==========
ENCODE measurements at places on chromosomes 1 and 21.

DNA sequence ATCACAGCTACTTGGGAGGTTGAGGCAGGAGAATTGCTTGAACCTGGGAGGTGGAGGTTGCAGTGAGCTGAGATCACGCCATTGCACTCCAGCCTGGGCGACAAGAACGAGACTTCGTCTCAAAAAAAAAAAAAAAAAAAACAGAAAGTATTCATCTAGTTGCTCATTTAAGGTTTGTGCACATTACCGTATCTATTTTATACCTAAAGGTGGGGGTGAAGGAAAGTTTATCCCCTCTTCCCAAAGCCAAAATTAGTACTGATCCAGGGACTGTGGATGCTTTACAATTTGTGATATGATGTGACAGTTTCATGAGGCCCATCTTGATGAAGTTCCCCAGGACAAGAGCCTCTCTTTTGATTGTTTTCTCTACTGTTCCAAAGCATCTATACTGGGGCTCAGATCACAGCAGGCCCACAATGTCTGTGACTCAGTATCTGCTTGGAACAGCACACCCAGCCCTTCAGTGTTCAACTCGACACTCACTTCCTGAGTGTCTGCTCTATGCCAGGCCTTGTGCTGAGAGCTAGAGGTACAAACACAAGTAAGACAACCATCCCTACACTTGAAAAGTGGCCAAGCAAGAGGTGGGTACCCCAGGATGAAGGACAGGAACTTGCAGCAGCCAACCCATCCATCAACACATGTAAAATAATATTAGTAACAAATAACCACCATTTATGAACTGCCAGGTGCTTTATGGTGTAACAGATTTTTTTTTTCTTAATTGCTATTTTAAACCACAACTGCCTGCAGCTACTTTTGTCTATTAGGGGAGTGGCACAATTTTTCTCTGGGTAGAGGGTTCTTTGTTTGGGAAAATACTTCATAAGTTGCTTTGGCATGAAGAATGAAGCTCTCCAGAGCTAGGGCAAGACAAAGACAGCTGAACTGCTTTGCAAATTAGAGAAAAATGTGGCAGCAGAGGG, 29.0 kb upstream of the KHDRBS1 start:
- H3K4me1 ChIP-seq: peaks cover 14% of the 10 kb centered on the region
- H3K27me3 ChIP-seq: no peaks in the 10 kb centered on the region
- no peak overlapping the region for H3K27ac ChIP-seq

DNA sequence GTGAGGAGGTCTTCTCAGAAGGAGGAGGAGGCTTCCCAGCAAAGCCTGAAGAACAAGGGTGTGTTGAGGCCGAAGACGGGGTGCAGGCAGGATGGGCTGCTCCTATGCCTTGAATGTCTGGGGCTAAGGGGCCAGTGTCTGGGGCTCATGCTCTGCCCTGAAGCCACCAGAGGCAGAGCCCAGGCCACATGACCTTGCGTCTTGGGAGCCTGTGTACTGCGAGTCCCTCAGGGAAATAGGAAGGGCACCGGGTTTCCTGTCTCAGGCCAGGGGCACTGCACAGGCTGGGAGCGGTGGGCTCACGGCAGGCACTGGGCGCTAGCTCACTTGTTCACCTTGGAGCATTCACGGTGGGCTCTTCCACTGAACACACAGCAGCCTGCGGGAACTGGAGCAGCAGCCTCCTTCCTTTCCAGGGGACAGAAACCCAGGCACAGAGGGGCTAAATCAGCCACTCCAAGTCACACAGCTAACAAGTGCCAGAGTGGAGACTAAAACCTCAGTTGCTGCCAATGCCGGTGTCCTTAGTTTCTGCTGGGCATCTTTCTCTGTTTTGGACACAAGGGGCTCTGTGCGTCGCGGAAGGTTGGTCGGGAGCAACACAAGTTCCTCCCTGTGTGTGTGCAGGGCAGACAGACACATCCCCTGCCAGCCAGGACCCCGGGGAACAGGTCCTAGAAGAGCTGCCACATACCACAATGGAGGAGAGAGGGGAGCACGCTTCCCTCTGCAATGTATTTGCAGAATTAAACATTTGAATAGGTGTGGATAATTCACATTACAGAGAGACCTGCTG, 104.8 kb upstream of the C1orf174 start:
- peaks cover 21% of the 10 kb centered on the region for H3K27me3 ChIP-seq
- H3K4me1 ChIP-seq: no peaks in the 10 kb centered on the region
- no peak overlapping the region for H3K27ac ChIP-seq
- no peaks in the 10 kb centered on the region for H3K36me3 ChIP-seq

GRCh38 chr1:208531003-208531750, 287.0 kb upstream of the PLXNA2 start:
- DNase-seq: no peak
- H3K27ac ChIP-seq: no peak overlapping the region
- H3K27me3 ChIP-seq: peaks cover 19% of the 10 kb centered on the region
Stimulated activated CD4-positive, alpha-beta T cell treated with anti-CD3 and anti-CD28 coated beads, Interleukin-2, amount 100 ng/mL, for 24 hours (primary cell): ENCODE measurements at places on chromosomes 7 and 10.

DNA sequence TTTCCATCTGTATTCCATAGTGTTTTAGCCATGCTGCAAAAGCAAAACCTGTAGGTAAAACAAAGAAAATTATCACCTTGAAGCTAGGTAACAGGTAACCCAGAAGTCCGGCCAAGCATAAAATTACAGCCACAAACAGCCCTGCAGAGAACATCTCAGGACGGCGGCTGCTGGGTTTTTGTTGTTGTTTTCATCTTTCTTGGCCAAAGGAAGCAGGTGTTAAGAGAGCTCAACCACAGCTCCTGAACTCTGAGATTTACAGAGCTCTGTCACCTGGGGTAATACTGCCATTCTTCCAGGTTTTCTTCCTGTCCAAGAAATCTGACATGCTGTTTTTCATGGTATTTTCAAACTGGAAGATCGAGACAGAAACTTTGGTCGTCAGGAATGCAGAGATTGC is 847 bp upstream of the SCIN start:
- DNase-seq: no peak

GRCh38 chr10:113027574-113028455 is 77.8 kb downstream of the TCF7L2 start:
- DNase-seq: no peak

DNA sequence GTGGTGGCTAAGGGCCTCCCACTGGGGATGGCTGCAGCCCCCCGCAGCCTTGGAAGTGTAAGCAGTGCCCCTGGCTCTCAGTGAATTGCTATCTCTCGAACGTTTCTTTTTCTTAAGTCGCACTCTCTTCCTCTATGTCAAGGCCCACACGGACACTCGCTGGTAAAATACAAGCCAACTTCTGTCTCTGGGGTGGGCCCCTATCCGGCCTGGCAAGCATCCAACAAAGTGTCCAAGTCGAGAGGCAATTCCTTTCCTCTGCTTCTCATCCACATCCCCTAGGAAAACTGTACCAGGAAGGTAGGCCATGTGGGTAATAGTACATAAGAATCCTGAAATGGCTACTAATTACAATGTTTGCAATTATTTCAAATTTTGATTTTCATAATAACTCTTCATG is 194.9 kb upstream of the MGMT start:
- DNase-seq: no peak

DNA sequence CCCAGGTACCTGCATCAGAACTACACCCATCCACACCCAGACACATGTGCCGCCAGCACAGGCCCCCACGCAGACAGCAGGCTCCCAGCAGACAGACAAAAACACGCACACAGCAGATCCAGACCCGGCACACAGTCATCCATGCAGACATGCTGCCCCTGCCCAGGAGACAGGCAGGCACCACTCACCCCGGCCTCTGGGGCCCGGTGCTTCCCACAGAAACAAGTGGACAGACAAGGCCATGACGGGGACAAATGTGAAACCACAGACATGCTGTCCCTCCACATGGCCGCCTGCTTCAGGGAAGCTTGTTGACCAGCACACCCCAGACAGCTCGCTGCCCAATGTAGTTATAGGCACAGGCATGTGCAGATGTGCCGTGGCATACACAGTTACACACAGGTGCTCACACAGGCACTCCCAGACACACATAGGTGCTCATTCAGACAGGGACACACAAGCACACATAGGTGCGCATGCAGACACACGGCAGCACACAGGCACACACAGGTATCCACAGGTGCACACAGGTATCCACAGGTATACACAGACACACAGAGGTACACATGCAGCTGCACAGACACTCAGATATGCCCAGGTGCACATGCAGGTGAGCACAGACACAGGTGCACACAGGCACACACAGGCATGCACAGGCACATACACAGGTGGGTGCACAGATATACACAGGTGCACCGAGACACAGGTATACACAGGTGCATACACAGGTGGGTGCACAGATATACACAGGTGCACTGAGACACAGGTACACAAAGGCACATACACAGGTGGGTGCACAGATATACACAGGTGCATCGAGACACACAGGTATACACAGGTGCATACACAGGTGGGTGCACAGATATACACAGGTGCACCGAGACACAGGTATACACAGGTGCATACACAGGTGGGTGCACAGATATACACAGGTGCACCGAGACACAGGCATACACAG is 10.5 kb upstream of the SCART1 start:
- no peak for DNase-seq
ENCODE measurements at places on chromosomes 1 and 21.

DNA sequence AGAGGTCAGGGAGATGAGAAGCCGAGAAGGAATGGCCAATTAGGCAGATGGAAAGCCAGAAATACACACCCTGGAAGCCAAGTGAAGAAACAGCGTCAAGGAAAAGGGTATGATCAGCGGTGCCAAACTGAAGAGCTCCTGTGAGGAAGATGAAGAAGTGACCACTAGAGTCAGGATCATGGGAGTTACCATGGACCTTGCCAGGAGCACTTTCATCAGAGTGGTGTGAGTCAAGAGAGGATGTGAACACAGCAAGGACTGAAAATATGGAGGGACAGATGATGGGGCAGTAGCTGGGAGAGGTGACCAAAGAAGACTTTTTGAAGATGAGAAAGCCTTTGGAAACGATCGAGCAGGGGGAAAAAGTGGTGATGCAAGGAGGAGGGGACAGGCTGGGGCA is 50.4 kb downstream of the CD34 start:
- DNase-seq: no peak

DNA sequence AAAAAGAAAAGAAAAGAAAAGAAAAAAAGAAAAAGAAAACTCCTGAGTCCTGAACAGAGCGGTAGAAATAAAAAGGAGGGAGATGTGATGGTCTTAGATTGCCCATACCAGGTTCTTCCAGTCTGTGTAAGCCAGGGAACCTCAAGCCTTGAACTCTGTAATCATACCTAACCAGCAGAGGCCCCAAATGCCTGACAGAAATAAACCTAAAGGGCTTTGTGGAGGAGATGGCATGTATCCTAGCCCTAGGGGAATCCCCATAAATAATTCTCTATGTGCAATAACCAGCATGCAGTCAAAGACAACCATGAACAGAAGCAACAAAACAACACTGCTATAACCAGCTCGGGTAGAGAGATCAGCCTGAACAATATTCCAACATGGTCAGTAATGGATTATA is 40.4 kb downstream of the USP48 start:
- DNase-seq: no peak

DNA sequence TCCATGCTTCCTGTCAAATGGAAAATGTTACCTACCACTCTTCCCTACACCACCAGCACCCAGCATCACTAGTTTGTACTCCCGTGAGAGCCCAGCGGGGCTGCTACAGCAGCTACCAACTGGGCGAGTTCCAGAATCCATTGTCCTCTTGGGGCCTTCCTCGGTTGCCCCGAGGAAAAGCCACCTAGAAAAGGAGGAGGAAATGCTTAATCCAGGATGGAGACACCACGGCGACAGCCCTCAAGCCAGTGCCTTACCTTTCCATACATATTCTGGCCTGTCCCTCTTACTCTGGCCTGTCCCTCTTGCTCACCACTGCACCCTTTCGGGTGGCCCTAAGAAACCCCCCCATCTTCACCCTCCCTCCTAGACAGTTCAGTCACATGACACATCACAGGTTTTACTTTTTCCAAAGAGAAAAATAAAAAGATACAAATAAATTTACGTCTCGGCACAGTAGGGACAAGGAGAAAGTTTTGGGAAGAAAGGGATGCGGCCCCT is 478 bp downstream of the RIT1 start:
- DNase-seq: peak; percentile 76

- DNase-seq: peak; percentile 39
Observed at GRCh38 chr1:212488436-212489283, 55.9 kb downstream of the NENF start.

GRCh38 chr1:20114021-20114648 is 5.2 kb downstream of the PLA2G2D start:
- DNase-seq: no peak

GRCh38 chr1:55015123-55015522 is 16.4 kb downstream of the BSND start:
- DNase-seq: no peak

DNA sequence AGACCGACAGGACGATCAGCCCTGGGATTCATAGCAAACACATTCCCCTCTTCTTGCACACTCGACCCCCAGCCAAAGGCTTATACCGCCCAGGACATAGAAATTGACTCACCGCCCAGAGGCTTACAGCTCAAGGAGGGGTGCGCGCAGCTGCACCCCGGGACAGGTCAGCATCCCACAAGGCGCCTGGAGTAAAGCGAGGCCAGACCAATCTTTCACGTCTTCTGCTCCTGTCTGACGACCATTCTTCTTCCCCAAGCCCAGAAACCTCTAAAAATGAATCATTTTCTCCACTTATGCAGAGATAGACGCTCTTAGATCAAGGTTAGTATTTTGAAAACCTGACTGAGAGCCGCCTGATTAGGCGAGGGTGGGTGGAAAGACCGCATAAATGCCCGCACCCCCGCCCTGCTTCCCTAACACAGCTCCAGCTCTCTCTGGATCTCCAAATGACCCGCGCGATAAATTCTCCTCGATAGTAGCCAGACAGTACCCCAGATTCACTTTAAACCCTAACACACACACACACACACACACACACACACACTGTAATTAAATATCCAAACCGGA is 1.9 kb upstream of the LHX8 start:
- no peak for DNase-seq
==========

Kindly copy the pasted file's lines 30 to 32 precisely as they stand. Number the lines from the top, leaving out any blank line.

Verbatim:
- DNase-seq: peak; percentile 76

- DNase-seq: peak; percentile 39
Observed at GRCh38 chr1:212488436-212489283, 55.9 kb downstream of the NENF start.